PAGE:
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In person interview with QBall Wolf - vocalist for XFactor1
June 15, 2012
Outside of Uli's Haus of Rock in Lansing, MI
by Eldon McGraw
Megaforce Records band, XFactor1, a hard rock band based in Columbus, OH recently had a tour stop in Lansing, MI on June 15, 2012 at the club Uli’s Haus of Rock. Lead singer QBall Wolf and I spent about an hour outside Uli’s Haus of Rock talking about the band, the tour life, and their new CD “Famous. Last. Words.” QBall also got personal and spoke about the struggles of his childhood and the death of his sister.
What's it like being a road dog?
Tiring actually. Amazingly tiring actually. You think you would be so rested and sleeping your butts off while you are in a van, but what happens is, you never seem to catch up on sleep. We are a band that's been around awhile, but self supporting for the most part. The air conditioner doesn't work, we need new shocks. Ya gotta really love the music and the people and the interactions with the fans because besides being a professional musician, you are a party animal.
So we are sitting here outside at Uli's Haus of Rock in Lansing, MI. You are sitting here doing this interview and the rest of your band is hauling all the gear in right now. What do you think those guys are thinking to themselves right now?
Well if I didn't tell them ahead of time about this interview, they would probably be thinking I made this up so I wouldn't have to carry anything (laughs). They understand this is part of the deal and I am pretty well informed on the music business.
So one of the rules in rock and roll is to never let the drummer be interviewed right?
If our drummer doesn't have a girlfriend, he's homeless.
I know you guys are from Ohio, but what do you think about the music scene in Michigan where we are holding this interview?
Well Lansing, Battle Creek, and Kalamazoo are cool, but the irony is Detroit Rock City has one of the weakest scenes. It's kind of hard to believe.
What's the struggle to be in a rock band in today's Pop and Hip Hop culture?
It's harder than ever. It really is. It's tough. Obviously the market share is way less than it used to be. CD sales are way down, but on the flip side is that if you are a hard working band and use media and technology, you can make the world smaller in a lot of ways. I sure would love to see a resurgence of rock. I'd love to make it so people wouldn't stay home and play video games and come to a show instead.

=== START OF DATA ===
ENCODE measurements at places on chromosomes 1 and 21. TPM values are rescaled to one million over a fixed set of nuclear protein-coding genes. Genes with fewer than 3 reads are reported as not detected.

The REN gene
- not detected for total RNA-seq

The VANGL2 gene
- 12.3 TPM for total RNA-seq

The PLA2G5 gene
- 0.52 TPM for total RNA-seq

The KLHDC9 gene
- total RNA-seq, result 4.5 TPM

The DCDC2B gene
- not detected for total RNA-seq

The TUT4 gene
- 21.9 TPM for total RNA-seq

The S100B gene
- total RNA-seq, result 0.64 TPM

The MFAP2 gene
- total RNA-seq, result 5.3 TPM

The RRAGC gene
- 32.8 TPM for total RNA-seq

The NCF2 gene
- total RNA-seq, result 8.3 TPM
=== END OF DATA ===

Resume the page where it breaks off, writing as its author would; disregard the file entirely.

Speaking of video games. I noticed you guys are trying to get into licensing of your music. How can licensing your music in television, movies, and video games help you?
It's an incredible opportunity if you hook up with the right people. I've seen it do amazing things for Lamb of God on Guitar Hero and Rock Band. If you can connect with someone who has that promotional push and money, it can change a band's life. Our publicist is talking to ESPN and the NFL Network about using one of our songs. We know that would help us with exposure.
Are you "selling out" by licensing your songs?
Well this band has been around for six years and we have been road dogging all over the United States. Not only our touring, but following tours like Ozfest, when it was around, and moving our CD’s and getting our name out there. The phrase "sell out", I don't even understand that because if someone wants something that I have to offer, they are more and willing to have it as long as know one tries to put us on a tampon commercial or something like that. I just want our music to be heard because it's a business.
You say its a business, but what if one of your guitar players gets wasted tonight before the show and plays like crap and then keeps doing that on the tour. What do you do?
It wouldn't make it past a couple of shows like that before we ditch him. There's a level of expectation. We party. We are a modern day Pantera in many ways, we do party. You might see a beer in our hand during the show, but it will probably be the same one, but after the show we unleash the fury. You never get a second chance to make a first impression in life.
I noticed in your bio you promote bringing back the decadence in rock and roll, but you also talk about making socially conscious videos. Im confused, how does that balance itself out in your opinion?
Well I think everyone should have the right to do anything they want as long as it does not affect someone in a negative way directly. This is rock and roll and I want to see as many peoples asses in the club having a good time, drinking beer, showing the boobs: basically that 80's thing that was the finest part of rock and roll. I loved the destroying hotel rooms and the women in videos. But on the other aspect of that, in our video "Hope for Tomorrow", which is basically saying its ok to be who you are, it doesn't mean you have to infringe on the beliefs and rights of others. When I grew up, my Dad was a bigot and prejudice: that working white class who blamed the government and blacks for everything and that rubbed off on me to an extent. Then you grow up and realize some things and meet good people all over the United States, it was a way for me to say I was wrong about some things.